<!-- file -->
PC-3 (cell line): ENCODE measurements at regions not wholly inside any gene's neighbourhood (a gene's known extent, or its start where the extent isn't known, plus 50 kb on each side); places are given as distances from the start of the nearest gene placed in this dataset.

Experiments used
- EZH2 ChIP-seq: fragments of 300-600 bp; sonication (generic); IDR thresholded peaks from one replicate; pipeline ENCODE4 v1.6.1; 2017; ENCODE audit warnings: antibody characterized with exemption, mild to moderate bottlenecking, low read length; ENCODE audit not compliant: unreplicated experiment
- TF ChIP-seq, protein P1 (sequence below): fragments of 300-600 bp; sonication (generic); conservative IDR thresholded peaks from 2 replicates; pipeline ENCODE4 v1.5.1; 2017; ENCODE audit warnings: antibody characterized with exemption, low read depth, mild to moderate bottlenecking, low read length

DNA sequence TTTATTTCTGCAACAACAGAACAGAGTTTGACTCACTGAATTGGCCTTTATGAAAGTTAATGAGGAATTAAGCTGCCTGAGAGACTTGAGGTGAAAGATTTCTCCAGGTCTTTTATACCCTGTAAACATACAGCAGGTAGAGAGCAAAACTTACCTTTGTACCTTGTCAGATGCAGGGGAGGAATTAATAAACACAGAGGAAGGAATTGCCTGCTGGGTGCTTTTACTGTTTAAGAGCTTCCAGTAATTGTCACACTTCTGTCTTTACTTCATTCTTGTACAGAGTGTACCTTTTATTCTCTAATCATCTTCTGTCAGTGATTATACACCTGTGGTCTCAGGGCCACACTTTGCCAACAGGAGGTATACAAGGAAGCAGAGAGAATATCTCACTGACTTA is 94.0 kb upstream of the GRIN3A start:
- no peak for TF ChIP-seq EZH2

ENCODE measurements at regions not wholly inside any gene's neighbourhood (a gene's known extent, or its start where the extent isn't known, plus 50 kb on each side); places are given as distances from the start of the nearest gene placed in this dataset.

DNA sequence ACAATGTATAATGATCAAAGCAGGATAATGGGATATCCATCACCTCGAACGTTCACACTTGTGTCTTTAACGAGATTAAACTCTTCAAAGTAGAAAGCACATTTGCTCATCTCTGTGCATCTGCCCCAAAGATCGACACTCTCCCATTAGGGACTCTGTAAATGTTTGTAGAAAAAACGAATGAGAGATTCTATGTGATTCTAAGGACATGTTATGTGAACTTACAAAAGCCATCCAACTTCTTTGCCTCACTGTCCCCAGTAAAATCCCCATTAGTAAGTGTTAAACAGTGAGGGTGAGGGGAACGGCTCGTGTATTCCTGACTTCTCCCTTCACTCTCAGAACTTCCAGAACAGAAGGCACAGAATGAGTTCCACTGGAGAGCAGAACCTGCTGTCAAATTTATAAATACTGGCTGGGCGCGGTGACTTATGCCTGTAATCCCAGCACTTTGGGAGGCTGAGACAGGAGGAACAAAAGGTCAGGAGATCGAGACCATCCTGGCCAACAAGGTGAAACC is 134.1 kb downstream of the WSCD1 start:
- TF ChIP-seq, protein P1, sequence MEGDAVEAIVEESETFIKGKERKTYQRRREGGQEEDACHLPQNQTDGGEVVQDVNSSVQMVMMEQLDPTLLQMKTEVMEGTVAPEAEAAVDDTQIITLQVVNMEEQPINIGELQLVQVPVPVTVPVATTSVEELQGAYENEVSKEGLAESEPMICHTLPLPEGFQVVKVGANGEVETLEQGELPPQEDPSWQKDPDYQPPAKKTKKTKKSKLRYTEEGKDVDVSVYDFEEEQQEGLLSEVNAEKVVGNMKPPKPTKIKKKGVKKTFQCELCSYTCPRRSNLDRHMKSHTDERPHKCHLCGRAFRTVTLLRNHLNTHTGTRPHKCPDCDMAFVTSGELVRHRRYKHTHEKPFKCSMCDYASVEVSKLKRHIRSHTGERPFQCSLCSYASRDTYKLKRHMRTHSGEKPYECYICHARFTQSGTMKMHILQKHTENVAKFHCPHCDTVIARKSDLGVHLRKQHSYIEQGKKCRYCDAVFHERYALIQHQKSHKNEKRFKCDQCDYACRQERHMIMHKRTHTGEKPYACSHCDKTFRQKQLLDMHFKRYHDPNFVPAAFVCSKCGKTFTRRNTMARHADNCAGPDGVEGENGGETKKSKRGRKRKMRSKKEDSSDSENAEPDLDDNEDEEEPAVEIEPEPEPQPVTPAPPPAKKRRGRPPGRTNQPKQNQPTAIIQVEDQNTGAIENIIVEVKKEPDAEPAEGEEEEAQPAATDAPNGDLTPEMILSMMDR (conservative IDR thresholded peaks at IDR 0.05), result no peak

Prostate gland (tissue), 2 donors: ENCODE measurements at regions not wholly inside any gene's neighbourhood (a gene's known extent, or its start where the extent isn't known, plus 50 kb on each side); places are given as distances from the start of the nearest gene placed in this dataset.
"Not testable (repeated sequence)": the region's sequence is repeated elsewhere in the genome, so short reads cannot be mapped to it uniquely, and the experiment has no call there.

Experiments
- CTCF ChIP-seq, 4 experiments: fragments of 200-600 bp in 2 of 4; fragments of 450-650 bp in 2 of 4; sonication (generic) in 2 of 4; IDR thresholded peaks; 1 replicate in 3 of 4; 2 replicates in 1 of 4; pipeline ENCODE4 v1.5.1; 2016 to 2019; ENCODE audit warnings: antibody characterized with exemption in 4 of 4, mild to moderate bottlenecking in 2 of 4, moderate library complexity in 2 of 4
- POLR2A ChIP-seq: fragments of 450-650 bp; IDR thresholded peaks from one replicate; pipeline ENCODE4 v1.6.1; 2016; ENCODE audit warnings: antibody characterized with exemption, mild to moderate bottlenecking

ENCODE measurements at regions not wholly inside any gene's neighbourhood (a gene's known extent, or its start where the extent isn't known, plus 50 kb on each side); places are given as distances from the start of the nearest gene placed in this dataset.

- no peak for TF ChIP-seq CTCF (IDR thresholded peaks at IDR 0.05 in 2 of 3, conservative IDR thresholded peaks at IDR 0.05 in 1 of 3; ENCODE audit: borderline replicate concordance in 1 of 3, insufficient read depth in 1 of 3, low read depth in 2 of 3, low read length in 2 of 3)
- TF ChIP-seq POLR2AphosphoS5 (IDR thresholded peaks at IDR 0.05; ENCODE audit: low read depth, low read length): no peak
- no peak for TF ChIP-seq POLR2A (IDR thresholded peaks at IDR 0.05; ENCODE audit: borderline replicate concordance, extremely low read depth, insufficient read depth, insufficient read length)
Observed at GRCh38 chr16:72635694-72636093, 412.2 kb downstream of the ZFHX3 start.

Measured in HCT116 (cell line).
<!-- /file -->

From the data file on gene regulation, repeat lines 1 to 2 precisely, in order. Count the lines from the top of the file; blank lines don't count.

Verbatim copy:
PC-3 (cell line): ENCODE measurements at regions not wholly inside any gene's neighbourhood (a gene's known extent, or its start where the extent isn't known, plus 50 kb on each side); places are given as distances from the start of the nearest gene placed in this dataset.

Experiments used